Want to be part of BrowserQuest? Create your own character and venture into the world. Fight enemies by yourself or with friends to get your hands on new equipment and items. You might even stumble upon a couple of surprises along the way…

  3. Creating thumbnails with drag and drop and HTML5 canvas

    HTML5 Canvas is a very cool feature. Seemingly just an opportunity to paint inside the browser with a very low-level API you can use it to heavily convert and change image and video content in the document. Today, let’s take a quick look at how you can use Canvas and the FileReader API to create thumbnails from images dropped into a browser document.

    The final code is available on GitHub and you can see an online demo here. There is also a screencast available on YouTube:

    Step 1: Getting the files into the browser

    The first step to resize images in the browser is to somehow get them. For this, we can just add an element in the page and assign drag and drop event handlers to it:

    s.addEventListener( 'dragover', function ( evt ) {
      evt.preventDefault();
    }, false );
    s.addEventListener( 'drop', getfiles, false );

    Notice that we only prevent the default behaviour when we drag things over the element. This is to prevent the browser from just showing the images when we drag them in.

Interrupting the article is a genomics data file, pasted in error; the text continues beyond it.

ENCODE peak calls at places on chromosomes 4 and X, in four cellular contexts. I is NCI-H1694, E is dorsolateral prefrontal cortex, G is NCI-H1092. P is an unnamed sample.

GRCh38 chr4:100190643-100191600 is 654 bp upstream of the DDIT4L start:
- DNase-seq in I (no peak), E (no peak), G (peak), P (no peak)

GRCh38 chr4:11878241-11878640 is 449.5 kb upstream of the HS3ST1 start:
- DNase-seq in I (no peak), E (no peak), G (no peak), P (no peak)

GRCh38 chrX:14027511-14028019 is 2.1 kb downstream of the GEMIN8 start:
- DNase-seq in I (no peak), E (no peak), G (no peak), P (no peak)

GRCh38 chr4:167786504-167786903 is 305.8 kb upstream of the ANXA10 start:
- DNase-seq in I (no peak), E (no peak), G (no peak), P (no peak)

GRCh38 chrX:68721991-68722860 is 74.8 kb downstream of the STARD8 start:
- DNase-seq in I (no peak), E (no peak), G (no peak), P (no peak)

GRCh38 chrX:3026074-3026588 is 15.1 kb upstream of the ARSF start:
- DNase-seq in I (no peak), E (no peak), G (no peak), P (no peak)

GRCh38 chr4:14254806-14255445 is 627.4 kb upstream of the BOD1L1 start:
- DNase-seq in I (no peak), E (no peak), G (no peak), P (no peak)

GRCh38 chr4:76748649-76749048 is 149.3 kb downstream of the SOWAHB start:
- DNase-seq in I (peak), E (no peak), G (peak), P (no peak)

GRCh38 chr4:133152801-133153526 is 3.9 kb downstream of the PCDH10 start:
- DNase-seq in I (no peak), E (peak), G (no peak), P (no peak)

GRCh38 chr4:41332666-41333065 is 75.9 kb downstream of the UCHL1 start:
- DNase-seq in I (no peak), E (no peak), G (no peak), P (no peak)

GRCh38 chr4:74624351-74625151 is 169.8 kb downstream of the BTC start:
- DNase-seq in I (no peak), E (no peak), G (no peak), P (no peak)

The getfiles() function then does the hard work of reading all the files in and sending them on to the functions that do the resizing and image generation:

    function getfiles( ev ) {
      var files = ev.dataTransfer.files;
      if ( files.length > 0 ) {
        var i = files.length;
        while ( i-- ) {
          var file = files[ i ];
          if ( file.type.indexOf( 'image' ) === -1 ) { continue; }
          var reader = new FileReader();
          reader.readAsDataURL( file );
          reader.onload = function ( ev ) {
            var img = new Image();
            img.src = ev.target.result;
            img.onload = function() {
            imagetocanvas( this, thumbwidth, thumbheight, crop, background );
            };
          };
        }
      }
      ev.preventDefault();
    };

    The drop event gives us a property called dataTransfer which contains a list of all the files that have been dropped. We make sure that there was at least one file in the drop and then iterate over them.

    If the file type was not an image (or in other words the type property of the file does not contain the string “image”) we don’t do anything with the file and continue the loop.

    If the file is an image we instantiate a new FileReader and tell it to read the file as a Data URL. When the reader successfully loaded the file it fires its onload handler.

    In this handler we create a new image and set its src attribute to the result of the file transfer. We then send this image to the imagetocanvas() function with the parameters to resize (in the demo these come from the form):

    function imagetocanvas( img, thumbwidth, thumbheight, crop, background ) {
      c.width = thumbwidth;
      c.height = thumbheight;
      var dimensions = resize( img.width, img.height, thumbwidth, thumbheight );